Church Today: Living like Elijah
Every preacher admires Elijah. He is an incredible faith-builder. He walks with God, who uses him to challenge corrupt, pagan kings. He is not intimidated by the fact that there are hundreds of prophets of Baal, and that they are trying to turn Israel away from worshipping God.
This one man, this single figure who believes that he is the only one who is willing to stand and preach truth and righteousness, goes so far as to challenge every prophet of Baal to determine whose God is in control. We all know the story. The prophets of Baal attempt, to the point of exhaustion, to call down fire from heaven. They begin to mutilate their own bodies, but after they have expanded all of their energies, no fire comes.
Elijah rebuilds the altar and, to prove that God will show Himself by defying all odds that are stacked against Him, commands that a trench be dug, with water to fill it after saturating the sacrifice and wood. Fire comes from heaven as the true God confirms His identity, and the prophet takes care of the remaining false prophets.
This makes the king, and particularly his wife, so angry that Elijah’s life is now in danger. He goes to the backside of the desert; a lonely place. He is completely overwhelmed by this turn of events in his life, even after seeing God do amazing miracles, and after being provided for with food in this desert. We might speculate that Elijah somehow forgets about the fire that fell from heaven when he feels that his life is being threatened by the pagan queen.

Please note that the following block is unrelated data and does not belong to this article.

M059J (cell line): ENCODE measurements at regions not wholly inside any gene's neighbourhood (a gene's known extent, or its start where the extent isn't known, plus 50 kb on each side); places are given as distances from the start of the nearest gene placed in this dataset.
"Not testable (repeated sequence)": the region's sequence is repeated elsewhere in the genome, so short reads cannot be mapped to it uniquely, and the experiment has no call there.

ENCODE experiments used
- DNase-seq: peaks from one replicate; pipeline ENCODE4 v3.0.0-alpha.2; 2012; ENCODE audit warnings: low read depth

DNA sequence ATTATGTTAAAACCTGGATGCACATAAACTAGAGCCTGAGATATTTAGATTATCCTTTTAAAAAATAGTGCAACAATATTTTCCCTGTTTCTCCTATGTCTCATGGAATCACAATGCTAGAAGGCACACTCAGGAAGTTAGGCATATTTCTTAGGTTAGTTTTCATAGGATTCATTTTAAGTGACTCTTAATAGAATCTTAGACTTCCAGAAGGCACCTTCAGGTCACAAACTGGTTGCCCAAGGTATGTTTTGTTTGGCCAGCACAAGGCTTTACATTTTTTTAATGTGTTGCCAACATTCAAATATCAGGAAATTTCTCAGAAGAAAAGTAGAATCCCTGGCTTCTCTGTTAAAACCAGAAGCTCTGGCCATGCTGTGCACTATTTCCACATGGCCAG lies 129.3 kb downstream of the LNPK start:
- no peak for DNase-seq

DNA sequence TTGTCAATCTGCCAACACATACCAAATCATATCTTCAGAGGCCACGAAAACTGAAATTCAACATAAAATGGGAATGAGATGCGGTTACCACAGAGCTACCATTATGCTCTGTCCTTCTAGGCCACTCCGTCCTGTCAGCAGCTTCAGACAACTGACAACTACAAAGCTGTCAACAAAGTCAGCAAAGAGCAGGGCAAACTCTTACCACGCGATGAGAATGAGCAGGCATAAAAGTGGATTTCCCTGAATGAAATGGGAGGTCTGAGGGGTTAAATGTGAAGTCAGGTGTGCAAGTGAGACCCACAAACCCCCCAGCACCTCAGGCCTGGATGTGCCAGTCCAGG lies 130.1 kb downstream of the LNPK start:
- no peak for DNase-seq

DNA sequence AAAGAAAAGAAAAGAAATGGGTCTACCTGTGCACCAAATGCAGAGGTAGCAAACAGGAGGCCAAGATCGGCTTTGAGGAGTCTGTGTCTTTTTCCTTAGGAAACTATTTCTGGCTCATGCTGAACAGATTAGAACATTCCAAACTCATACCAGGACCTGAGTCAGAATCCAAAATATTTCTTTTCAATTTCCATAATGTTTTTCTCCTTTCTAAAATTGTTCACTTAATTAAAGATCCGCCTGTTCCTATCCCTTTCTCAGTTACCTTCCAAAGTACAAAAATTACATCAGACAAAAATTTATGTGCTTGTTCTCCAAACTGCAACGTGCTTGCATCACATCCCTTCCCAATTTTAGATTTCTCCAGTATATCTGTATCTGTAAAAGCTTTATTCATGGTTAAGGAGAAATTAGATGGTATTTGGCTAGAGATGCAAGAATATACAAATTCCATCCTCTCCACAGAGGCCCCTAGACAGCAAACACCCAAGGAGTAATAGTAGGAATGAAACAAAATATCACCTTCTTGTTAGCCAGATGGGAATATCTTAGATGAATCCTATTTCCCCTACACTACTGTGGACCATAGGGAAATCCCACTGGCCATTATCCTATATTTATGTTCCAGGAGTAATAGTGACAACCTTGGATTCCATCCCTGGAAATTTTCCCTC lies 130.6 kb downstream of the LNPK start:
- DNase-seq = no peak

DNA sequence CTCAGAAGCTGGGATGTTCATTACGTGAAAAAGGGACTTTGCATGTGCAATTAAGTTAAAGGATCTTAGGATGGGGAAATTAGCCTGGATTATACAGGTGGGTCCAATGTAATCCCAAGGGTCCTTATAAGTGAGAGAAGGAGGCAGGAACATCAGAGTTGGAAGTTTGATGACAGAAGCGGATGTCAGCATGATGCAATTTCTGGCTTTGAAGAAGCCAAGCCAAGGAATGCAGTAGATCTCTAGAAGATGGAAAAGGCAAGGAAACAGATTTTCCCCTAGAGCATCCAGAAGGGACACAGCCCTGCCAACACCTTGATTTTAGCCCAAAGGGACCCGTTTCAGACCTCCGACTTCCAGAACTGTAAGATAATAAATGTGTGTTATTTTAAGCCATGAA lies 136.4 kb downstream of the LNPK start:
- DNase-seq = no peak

James 5:17 reminds us that “Elias was a man subject to like passions as we are…” This perspective helps me to remember that, in ministry, we will have good and bad days. We’re going to see the miraculous poured out, and then, we’re going to go through moments where we feel that we’re being pursued by wicked kings who are going to kill us.
What it tells me is that, even in our darkest hour, in those moments when we’re ready to give up, it doesn’t mean that God has ever given up. And even though we might feel that we’re failures, because we struggle with darkness, like depression, and anxiety, and the pressures of this world – it doesn’t mean that we have failed God, and it doesn’t mean that we have failed ourselves. It simply means that we’re human.
We read that God sent an angel to encourage Elijah, and that he went on and ministered again. Even in his darkest hour, Elijah was not overcome. I’ve come to the conclusion that the great men of God who I have been privileged to glean from have had both good and bad days. From their testimony, as well as my own, I believe that it’s those darkest hours that truly define our relationship with God. Because it’s easy to live for God when it’s easy. But when it isn’t easy, our commitment and character are defined.